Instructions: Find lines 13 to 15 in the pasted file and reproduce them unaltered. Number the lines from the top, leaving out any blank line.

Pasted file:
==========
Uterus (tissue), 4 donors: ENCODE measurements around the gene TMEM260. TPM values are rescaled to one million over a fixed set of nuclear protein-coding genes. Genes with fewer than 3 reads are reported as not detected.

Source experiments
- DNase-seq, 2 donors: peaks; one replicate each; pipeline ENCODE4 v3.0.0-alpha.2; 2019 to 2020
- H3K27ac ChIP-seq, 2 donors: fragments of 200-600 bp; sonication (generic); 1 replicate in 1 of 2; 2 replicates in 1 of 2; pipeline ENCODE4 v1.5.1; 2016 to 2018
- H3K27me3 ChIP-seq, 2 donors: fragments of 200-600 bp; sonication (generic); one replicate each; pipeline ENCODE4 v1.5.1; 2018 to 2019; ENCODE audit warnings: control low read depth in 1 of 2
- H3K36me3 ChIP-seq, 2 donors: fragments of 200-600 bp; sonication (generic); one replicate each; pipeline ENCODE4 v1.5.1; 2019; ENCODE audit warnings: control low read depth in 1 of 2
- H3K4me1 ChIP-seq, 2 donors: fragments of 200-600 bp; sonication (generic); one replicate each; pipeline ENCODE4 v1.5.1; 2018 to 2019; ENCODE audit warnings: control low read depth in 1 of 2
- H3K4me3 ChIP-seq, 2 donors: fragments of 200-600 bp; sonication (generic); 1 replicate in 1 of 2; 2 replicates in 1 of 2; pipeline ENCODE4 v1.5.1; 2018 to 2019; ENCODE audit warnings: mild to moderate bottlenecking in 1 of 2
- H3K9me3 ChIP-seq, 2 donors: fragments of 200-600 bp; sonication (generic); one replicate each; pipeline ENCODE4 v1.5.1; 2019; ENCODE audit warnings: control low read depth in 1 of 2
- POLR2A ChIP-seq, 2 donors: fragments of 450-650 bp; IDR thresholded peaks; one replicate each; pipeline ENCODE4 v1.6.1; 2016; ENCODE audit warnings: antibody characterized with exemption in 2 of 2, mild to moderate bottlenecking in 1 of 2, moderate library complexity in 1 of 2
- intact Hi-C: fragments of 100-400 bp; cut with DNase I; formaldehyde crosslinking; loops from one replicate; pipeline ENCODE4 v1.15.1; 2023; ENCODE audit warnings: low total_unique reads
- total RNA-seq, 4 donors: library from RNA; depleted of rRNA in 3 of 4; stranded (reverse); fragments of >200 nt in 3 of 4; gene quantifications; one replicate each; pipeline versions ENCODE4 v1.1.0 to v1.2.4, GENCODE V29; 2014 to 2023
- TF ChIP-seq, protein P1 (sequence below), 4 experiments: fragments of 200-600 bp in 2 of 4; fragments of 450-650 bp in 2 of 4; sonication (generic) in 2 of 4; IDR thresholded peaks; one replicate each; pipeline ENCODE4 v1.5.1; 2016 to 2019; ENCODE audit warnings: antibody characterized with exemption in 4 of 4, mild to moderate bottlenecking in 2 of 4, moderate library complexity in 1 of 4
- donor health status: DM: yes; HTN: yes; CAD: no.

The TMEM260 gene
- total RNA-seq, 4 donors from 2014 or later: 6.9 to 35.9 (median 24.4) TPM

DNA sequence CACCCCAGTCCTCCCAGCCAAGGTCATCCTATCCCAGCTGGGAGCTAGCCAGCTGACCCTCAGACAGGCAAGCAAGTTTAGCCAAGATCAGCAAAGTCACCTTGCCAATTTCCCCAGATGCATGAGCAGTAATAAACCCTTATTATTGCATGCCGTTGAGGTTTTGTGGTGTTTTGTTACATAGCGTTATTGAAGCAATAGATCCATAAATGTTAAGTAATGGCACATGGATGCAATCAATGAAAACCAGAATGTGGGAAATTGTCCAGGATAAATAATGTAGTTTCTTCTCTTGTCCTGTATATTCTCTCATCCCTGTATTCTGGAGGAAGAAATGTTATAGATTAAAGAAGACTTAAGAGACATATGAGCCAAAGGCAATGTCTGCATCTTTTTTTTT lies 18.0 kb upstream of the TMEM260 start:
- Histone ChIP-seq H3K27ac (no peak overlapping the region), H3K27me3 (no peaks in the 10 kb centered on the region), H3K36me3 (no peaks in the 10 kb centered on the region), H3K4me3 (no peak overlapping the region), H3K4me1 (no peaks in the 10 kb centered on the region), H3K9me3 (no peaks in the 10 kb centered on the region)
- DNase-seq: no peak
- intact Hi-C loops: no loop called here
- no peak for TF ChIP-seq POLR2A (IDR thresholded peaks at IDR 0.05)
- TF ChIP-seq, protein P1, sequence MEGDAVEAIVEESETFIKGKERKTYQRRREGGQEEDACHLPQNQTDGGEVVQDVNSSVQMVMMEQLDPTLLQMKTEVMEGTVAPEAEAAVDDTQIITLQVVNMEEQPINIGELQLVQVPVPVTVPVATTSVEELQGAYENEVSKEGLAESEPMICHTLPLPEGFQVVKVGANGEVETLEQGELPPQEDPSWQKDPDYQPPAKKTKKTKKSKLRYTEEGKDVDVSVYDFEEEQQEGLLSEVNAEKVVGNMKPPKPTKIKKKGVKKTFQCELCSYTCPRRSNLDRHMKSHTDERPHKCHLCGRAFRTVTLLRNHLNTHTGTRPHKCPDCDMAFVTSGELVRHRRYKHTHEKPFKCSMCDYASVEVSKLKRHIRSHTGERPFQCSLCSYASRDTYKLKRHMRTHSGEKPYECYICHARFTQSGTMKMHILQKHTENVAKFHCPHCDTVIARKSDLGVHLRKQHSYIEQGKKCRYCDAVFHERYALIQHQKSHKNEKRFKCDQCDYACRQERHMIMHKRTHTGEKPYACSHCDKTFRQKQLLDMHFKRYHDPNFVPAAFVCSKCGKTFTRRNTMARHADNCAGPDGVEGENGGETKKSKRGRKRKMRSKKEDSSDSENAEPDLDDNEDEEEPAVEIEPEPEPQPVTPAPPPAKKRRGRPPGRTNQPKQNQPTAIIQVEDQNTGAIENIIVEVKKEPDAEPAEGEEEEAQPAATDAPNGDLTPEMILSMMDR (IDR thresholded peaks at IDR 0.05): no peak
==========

- TF ChIP-seq, protein P1 (sequence below), 4 experiments: fragments of 200-600 bp in 2 of 4; fragments of 450-650 bp in 2 of 4; sonication (generic) in 2 of 4; IDR thresholded peaks; one replicate each; pipeline ENCODE4 v1.5.1; 2016 to 2019; ENCODE audit warnings: antibody characterized with exemption in 4 of 4, mild to moderate bottlenecking in 2 of 4, moderate library complexity in 1 of 4
- donor health status: DM: yes; HTN: yes; CAD: no.

The TMEM260 gene